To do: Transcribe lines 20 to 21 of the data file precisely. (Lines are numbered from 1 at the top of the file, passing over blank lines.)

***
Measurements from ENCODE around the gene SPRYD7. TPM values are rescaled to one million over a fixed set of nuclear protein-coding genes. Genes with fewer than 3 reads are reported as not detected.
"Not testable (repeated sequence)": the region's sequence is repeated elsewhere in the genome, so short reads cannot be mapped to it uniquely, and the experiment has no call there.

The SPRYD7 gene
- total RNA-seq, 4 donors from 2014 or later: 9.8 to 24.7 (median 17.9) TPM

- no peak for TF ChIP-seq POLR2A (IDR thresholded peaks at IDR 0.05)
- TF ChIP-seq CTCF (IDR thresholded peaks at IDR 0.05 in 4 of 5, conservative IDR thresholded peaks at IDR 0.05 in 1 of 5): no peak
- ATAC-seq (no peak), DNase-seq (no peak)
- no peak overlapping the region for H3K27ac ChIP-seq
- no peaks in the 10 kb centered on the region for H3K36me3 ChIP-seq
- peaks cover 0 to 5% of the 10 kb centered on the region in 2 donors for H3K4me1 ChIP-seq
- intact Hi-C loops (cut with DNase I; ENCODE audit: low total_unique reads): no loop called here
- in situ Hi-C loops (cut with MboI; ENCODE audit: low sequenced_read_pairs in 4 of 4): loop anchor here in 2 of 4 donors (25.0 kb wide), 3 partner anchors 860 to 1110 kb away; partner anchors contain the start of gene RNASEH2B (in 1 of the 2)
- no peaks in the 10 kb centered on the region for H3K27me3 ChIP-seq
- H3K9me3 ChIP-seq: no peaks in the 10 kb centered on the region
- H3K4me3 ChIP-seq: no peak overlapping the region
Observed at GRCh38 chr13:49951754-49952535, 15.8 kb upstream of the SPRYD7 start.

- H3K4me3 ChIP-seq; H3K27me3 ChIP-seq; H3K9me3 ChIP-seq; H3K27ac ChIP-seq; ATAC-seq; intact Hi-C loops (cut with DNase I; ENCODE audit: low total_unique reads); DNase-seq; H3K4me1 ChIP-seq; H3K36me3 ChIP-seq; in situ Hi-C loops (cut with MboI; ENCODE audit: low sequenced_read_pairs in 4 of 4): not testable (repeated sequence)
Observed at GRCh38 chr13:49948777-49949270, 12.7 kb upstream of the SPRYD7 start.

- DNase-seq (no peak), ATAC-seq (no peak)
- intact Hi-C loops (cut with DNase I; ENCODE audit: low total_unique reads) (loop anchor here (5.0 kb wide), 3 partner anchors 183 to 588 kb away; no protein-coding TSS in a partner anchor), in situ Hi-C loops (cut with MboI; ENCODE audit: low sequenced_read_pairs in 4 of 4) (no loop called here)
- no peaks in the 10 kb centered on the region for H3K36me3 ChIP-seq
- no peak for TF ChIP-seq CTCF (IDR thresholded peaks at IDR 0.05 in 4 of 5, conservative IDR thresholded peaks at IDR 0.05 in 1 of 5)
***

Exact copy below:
- intact Hi-C loops (cut with DNase I; ENCODE audit: low total_unique reads) (loop anchor here (5.0 kb wide), 3 partner anchors 183 to 588 kb away; no protein-coding TSS in a partner anchor), in situ Hi-C loops (cut with MboI; ENCODE audit: low sequenced_read_pairs in 4 of 4) (no loop called here)
- no peaks in the 10 kb centered on the region for H3K36me3 ChIP-seq